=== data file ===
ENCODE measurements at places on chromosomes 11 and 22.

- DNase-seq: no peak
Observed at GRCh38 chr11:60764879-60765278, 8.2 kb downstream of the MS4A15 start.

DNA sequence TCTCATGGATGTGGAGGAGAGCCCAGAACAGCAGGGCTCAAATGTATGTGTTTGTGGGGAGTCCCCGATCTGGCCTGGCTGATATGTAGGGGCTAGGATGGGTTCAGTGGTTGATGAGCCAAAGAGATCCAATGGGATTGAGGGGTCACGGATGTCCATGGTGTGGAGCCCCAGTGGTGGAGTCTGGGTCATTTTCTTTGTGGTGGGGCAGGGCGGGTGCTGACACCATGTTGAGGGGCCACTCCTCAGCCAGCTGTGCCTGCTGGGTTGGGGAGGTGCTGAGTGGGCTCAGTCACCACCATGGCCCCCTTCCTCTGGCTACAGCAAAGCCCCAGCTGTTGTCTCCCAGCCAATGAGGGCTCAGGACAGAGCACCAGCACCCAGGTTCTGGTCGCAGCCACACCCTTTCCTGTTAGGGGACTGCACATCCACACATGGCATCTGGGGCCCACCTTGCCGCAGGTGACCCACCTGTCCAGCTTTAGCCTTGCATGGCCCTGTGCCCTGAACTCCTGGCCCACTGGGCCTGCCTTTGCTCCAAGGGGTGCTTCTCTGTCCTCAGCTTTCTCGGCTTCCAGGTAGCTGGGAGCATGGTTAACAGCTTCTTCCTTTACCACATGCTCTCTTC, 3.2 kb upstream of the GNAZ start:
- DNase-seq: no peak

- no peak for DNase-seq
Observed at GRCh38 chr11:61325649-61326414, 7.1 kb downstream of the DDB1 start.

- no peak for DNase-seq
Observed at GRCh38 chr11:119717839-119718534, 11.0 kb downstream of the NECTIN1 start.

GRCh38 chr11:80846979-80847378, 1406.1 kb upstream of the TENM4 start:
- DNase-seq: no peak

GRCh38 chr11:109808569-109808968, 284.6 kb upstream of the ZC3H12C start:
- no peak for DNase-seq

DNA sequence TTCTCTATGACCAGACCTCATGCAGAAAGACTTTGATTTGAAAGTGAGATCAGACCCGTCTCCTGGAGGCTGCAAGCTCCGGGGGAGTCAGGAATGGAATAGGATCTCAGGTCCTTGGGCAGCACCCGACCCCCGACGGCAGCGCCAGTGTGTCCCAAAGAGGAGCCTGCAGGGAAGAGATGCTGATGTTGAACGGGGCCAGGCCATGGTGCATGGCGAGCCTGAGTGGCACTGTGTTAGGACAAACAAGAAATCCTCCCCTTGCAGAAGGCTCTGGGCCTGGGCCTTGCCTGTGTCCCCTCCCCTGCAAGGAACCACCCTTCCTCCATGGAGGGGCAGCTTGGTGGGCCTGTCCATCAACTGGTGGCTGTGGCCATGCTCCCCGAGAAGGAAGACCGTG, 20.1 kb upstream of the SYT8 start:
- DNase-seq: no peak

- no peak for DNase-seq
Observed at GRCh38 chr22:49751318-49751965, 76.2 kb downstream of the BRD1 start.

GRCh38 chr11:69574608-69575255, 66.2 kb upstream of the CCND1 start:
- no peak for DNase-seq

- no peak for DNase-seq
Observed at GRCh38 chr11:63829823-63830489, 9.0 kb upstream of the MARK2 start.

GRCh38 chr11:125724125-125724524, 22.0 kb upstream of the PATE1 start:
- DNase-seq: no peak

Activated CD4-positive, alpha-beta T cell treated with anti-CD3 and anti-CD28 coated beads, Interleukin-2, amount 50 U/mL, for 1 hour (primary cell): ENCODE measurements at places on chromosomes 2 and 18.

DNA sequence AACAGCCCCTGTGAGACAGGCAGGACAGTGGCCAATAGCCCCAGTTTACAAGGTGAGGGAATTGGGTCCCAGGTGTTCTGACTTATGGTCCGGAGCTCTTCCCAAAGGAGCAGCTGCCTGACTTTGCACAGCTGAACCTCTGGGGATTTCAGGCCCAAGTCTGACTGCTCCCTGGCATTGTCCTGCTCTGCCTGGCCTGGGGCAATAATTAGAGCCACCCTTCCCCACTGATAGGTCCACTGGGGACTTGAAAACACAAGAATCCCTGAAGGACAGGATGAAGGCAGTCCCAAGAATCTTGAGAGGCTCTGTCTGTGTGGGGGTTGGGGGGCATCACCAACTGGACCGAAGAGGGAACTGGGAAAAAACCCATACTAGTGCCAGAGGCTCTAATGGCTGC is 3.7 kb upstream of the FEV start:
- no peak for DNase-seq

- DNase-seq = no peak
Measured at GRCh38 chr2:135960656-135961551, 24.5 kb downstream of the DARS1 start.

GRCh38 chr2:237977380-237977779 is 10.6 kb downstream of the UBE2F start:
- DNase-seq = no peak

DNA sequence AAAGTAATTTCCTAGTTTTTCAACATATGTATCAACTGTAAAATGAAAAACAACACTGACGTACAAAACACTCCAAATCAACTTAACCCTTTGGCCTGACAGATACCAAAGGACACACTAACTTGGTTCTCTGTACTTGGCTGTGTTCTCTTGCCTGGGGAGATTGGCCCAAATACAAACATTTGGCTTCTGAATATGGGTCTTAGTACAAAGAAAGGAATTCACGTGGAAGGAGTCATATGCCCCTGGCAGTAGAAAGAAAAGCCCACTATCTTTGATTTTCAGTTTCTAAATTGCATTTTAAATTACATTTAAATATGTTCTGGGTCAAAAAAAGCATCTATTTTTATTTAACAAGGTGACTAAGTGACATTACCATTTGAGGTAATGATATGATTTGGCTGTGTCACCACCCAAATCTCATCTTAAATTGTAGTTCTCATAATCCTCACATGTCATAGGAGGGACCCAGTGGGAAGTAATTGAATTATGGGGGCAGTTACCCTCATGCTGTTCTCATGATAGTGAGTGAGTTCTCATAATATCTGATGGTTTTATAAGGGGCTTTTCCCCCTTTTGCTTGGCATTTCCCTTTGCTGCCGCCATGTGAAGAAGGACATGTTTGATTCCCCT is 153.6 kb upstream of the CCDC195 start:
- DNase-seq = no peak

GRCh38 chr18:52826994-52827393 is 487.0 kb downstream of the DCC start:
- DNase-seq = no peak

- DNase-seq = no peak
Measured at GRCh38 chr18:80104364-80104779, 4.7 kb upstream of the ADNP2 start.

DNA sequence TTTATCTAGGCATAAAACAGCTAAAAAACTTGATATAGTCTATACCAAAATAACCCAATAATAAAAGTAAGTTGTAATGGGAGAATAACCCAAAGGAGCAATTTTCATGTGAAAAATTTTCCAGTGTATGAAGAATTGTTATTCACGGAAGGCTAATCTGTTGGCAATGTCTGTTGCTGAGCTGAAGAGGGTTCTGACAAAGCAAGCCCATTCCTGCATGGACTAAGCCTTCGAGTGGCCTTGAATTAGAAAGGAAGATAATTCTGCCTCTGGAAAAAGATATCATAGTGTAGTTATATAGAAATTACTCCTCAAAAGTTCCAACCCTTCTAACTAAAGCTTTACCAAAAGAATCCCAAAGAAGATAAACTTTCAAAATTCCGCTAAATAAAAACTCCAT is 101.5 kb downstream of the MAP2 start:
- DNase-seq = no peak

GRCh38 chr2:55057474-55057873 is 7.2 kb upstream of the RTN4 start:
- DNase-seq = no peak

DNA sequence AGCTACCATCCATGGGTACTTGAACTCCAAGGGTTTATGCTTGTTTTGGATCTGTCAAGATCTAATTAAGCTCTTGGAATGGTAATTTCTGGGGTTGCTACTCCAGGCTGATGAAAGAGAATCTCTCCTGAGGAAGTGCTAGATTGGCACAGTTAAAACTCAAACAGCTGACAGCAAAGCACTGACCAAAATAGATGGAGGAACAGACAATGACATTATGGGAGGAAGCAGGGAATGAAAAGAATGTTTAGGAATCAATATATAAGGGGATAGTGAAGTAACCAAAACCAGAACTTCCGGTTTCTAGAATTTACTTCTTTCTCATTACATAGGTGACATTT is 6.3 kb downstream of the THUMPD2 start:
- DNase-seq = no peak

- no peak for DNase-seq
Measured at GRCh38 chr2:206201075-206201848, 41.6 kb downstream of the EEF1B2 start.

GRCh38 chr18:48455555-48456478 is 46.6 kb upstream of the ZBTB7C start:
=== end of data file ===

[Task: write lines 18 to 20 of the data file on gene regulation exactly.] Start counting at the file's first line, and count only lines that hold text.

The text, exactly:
GRCh38 chr11:69574608-69575255, 66.2 kb upstream of the CCND1 start:
- no peak for DNase-seq

- no peak for DNase-seq